OK

I was waiting for someone else to cover this, since I've been busy with preparing for finals. Still am. But this got very little play in my usual channels, so I'm going to write about it, in my usual trainwrecky fashion. This contains minor spoilers to all three of the most recent Bond movies, and a major one to the first movie; I will try my best to minimize it.

What the hell was Director Sam Mendes thinking when he okayed what is essentially a rape scene in the new James Bond flick, Skyfall? Now, I understand that Bond is not historically a sterling example of gender equality. Goldfinger established that for the ages; the scene I link below might be considered a playful bedroom scene, were it not for the fact that the two are enemies and the woman is a lesbian.

However, it seemed for some time that Bond was on a slow correction course back to reality. In 1995 Dame Judi Dench took over as M, the head of MI6, the British government agency responsible for Bond's employ. Her character very openly scorned Brosnan's Bond at the time, calling him a "sexist, misogynist dinosaur, a relic of the Cold War." While the two eventually warmed up to each other, that line set the tone for their relationship in contrast to the Old Boys approach that was taken by her predecessors.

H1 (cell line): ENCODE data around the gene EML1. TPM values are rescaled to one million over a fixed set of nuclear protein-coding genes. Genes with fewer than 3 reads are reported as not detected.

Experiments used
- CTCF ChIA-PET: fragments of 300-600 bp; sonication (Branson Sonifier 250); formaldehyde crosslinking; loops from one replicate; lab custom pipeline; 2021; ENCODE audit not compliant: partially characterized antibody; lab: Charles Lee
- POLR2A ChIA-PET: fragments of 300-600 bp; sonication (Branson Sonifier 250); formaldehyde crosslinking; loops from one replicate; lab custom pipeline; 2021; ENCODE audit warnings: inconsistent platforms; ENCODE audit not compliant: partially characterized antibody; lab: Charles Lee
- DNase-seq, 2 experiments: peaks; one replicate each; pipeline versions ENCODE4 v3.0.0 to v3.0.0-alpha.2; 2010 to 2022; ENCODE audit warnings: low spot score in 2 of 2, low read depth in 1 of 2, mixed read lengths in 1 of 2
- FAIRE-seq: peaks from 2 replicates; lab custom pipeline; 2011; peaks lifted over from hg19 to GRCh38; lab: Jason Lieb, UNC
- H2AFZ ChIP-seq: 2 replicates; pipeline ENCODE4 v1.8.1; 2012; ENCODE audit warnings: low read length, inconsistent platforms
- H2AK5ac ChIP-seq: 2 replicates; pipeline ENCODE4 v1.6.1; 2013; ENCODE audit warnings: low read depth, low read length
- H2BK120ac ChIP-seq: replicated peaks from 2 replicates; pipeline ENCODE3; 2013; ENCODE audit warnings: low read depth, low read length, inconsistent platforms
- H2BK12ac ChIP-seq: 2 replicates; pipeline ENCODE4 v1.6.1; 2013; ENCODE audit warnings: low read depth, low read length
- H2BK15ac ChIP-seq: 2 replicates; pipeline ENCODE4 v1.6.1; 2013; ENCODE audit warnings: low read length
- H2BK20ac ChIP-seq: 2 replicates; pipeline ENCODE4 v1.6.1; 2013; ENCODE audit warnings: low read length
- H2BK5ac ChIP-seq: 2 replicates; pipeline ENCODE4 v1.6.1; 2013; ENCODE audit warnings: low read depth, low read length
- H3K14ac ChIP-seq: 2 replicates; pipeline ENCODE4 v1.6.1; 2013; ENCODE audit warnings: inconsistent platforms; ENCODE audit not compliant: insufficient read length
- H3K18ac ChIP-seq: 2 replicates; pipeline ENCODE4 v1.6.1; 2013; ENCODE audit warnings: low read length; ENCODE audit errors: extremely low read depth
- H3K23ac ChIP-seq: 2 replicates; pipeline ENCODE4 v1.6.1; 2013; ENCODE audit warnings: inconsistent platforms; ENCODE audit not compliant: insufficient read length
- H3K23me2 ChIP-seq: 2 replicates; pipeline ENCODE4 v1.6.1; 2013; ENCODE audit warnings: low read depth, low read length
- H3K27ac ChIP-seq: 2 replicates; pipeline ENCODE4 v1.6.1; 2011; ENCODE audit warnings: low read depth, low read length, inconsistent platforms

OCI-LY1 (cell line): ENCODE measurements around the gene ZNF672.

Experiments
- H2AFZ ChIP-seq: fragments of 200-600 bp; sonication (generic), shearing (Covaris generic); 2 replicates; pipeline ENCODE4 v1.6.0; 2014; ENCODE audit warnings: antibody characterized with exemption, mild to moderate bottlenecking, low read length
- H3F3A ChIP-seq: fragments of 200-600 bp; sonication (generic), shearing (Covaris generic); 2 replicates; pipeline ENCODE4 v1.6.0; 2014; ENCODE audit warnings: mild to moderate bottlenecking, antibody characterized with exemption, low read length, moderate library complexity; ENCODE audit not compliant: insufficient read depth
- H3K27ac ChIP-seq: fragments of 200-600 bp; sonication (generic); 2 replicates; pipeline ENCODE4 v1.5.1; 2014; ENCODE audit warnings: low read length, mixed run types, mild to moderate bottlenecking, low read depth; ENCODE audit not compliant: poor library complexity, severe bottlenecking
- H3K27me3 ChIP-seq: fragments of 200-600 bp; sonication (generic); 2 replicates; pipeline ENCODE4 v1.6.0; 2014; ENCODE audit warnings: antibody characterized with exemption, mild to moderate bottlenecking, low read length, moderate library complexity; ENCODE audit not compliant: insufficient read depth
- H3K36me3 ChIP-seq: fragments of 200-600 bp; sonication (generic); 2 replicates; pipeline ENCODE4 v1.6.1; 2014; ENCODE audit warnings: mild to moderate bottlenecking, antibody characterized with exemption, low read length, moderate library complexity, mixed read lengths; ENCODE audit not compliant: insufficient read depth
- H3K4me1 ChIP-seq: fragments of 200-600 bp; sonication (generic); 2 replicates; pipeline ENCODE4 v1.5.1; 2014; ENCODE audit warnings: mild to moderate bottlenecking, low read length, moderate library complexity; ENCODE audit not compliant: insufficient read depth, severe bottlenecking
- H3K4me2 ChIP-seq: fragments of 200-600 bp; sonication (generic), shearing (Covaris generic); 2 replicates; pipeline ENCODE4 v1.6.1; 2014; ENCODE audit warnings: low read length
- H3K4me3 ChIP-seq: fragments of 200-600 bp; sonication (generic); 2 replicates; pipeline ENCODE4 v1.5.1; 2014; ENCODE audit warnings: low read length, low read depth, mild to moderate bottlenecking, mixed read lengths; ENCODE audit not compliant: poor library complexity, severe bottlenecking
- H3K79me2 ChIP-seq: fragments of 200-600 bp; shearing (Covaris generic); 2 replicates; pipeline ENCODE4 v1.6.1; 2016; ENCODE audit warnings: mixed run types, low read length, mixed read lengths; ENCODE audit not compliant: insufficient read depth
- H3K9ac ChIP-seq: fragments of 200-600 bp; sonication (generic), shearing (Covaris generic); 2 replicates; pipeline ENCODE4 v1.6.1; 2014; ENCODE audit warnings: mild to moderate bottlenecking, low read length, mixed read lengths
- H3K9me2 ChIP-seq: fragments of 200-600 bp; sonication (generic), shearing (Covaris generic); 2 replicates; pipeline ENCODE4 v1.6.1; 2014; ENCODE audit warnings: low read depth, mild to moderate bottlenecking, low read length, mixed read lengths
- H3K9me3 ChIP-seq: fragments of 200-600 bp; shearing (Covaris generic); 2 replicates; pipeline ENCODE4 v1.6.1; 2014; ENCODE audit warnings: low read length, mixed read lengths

(More after the divider.)

When the Bond series was rebooted with its newest lead actor, Daniel Craig, there were distinct differences in the tone set right from the start. Dame Judi Dench remained at the head of MI6, this time playing the role of the dinosaur - a canny and crafty one, who knew her trade and her people very well. Bond was young and uncertain. When everything is on the line in his first real mission as a top (or double-0) agent, he needs a drink. He's visibly distressed.

The bartender asks him, "Shaken or stirred?" And our young James replies, "Do I look like I give a damn?"